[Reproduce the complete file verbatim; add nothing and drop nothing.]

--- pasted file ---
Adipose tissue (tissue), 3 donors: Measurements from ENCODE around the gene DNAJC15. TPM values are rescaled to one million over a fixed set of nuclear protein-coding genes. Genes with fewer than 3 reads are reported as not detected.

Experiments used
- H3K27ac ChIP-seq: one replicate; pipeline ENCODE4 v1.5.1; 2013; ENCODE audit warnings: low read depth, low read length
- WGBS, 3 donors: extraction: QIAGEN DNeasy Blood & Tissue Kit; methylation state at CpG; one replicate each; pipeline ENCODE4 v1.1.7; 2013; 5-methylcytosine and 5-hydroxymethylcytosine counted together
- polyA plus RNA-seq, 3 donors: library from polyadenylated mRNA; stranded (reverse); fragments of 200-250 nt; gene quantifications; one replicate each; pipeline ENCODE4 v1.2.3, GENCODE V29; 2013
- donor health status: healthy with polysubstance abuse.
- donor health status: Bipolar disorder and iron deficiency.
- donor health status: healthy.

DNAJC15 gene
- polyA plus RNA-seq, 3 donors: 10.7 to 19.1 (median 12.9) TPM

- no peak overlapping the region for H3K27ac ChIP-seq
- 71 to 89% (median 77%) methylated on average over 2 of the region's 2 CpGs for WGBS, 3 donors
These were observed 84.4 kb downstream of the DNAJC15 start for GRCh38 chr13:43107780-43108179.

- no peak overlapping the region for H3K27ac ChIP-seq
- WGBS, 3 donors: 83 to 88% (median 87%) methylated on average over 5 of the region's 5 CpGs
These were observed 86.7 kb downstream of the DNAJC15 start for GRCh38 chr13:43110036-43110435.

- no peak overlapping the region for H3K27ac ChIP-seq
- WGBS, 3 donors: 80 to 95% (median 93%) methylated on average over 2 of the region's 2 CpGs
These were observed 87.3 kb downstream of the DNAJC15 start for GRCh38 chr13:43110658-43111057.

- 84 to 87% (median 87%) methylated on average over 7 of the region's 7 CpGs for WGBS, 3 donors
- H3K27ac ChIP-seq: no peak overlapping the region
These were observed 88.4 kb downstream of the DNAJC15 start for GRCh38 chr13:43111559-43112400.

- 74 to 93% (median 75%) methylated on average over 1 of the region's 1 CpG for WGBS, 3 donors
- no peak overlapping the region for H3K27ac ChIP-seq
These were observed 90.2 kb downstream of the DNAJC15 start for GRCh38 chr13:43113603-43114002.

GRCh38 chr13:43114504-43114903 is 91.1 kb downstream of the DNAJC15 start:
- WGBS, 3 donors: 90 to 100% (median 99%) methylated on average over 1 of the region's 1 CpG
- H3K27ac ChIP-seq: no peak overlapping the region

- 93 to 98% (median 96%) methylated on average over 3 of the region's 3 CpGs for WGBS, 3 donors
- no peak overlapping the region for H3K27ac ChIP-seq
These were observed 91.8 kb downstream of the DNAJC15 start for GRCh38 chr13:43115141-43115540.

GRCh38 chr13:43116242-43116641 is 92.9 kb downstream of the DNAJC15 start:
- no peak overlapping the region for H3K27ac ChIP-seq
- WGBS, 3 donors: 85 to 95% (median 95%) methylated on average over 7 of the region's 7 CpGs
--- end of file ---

Adipose tissue (tissue), 3 donors: Measurements from ENCODE around the gene DNAJC15. TPM values are rescaled to one million over a fixed set of nuclear protein-coding genes. Genes with fewer than 3 reads are reported as not detected.

Experiments used
- H3K27ac ChIP-seq: one replicate; pipeline ENCODE4 v1.5.1; 2013; ENCODE audit warnings: low read depth, low read length
- WGBS, 3 donors: extraction: QIAGEN DNeasy Blood & Tissue Kit; methylation state at CpG; one replicate each; pipeline ENCODE4 v1.1.7; 2013; 5-methylcytosine and 5-hydroxymethylcytosine counted together
- polyA plus RNA-seq, 3 donors: library from polyadenylated mRNA; stranded (reverse); fragments of 200-250 nt; gene quantifications; one replicate each; pipeline ENCODE4 v1.2.3, GENCODE V29; 2013
- donor health status: healthy with polysubstance abuse.
- donor health status: Bipolar disorder and iron deficiency.
- donor health status: healthy.

DNAJC15 gene
- polyA plus RNA-seq, 3 donors: 10.7 to 19.1 (median 12.9) TPM

- no peak overlapping the region for H3K27ac ChIP-seq
- 71 to 89% (median 77%) methylated on average over 2 of the region's 2 CpGs for WGBS, 3 donors
These were observed 84.4 kb downstream of the DNAJC15 start for GRCh38 chr13:43107780-43108179.

- no peak overlapping the region for H3K27ac ChIP-seq
- WGBS, 3 donors: 83 to 88% (median 87%) methylated on average over 5 of the region's 5 CpGs
These were observed 86.7 kb downstream of the DNAJC15 start for GRCh38 chr13:43110036-43110435.

- no peak overlapping the region for H3K27ac ChIP-seq
- WGBS, 3 donors: 80 to 95% (median 93%) methylated on average over 2 of the region's 2 CpGs
These were observed 87.3 kb downstream of the DNAJC15 start for GRCh38 chr13:43110658-43111057.

- 84 to 87% (median 87%) methylated on average over 7 of the region's 7 CpGs for WGBS, 3 donors
- H3K27ac ChIP-seq: no peak overlapping the region
These were observed 88.4 kb downstream of the DNAJC15 start for GRCh38 chr13:43111559-43112400.

- 74 to 93% (median 75%) methylated on average over 1 of the region's 1 CpG for WGBS, 3 donors
- no peak overlapping the region for H3K27ac ChIP-seq
These were observed 90.2 kb downstream of the DNAJC15 start for GRCh38 chr13:43113603-43114002.

GRCh38 chr13:43114504-43114903 is 91.1 kb downstream of the DNAJC15 start:
- WGBS, 3 donors: 90 to 100% (median 99%) methylated on average over 1 of the region's 1 CpG
- H3K27ac ChIP-seq: no peak overlapping the region

- 93 to 98% (median 96%) methylated on average over 3 of the region's 3 CpGs for WGBS, 3 donors
- no peak overlapping the region for H3K27ac ChIP-seq
These were observed 91.8 kb downstream of the DNAJC15 start for GRCh38 chr13:43115141-43115540.

GRCh38 chr13:43116242-43116641 is 92.9 kb downstream of the DNAJC15 start:
- no peak overlapping the region for H3K27ac ChIP-seq
- WGBS, 3 donors: 85 to 95% (median 95%) methylated on average over 7 of the region's 7 CpGs